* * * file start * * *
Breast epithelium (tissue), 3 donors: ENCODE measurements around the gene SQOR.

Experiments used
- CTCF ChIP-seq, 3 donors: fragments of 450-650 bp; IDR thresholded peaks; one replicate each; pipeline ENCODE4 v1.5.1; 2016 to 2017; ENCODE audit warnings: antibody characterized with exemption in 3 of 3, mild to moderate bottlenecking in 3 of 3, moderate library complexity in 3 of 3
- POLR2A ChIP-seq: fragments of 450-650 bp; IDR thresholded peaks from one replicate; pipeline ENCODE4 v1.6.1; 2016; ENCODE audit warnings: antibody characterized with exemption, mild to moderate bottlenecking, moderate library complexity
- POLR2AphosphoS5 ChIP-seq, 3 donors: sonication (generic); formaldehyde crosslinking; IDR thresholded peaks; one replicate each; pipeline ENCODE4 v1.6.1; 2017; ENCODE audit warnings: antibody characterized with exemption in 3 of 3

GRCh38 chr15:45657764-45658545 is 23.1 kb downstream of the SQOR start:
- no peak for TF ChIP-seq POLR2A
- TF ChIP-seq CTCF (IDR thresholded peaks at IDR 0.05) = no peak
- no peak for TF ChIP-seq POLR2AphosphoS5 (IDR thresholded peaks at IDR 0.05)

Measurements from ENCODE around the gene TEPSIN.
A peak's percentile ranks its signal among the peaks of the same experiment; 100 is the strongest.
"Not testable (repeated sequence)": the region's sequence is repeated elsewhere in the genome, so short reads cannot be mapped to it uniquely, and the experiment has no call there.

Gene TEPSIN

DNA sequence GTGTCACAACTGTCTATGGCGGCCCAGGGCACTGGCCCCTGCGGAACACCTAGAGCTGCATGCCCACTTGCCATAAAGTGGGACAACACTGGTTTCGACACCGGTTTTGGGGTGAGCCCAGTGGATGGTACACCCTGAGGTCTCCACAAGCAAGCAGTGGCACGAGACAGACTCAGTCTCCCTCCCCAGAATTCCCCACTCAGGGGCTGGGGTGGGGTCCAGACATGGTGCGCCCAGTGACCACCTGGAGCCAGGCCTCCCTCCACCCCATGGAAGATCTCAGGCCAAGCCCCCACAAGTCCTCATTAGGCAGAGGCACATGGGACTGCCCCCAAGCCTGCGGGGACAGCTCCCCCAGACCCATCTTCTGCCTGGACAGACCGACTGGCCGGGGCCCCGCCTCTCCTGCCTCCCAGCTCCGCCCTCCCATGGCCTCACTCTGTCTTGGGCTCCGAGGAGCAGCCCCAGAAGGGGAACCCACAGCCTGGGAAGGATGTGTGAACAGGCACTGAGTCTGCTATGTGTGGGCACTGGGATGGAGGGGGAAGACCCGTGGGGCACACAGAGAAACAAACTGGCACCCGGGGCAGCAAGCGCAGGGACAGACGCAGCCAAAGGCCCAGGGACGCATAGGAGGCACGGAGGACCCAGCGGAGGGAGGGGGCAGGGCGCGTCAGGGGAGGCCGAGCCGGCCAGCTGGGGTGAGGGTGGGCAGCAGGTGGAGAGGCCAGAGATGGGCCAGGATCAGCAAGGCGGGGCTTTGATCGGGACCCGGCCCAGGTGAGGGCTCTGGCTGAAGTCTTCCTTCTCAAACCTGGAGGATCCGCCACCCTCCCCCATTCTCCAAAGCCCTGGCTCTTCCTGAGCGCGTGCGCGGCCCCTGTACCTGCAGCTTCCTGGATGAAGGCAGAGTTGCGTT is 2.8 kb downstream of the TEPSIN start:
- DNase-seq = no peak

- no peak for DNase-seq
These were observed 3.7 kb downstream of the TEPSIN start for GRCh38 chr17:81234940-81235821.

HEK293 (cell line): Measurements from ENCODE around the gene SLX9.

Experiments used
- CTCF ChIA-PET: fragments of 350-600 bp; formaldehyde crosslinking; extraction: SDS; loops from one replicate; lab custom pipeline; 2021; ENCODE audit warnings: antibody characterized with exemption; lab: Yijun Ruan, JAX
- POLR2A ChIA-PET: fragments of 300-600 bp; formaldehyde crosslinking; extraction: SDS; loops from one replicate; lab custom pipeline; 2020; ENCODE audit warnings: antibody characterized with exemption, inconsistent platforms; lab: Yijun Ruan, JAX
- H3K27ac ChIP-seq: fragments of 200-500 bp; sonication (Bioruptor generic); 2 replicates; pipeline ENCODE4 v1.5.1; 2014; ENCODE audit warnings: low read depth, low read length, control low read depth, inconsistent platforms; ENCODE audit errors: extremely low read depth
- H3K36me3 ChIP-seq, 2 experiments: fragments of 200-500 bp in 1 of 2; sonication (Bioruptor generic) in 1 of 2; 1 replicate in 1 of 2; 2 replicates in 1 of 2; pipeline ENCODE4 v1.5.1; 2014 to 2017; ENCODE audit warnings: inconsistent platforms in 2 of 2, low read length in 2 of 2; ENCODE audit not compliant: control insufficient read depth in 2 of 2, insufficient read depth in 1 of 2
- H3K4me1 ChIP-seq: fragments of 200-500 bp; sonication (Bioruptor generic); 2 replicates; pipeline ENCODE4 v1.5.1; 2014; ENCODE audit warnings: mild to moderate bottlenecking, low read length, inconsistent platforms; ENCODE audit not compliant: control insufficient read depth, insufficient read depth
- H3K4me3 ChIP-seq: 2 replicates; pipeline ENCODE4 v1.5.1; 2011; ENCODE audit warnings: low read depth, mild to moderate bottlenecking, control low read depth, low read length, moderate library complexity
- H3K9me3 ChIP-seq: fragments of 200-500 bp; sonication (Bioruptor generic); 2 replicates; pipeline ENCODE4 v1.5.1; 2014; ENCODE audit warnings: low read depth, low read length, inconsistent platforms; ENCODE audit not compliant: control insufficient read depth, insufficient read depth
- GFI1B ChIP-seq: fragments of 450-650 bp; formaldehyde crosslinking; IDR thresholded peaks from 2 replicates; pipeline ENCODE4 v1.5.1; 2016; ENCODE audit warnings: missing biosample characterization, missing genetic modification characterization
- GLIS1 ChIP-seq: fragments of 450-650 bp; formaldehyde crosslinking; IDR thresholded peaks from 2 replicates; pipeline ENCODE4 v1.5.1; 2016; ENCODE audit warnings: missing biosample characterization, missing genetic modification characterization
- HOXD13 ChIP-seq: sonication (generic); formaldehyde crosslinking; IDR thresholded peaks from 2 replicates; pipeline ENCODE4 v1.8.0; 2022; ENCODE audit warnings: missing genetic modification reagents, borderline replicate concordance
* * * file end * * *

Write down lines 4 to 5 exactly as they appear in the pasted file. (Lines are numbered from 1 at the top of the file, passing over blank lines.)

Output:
- POLR2A ChIP-seq: fragments of 450-650 bp; IDR thresholded peaks from one replicate; pipeline ENCODE4 v1.6.1; 2016; ENCODE audit warnings: antibody characterized with exemption, mild to moderate bottlenecking, moderate library complexity
- POLR2AphosphoS5 ChIP-seq, 3 donors: sonication (generic); formaldehyde crosslinking; IDR thresholded peaks; one replicate each; pipeline ENCODE4 v1.6.1; 2017; ENCODE audit warnings: antibody characterized with exemption in 3 of 3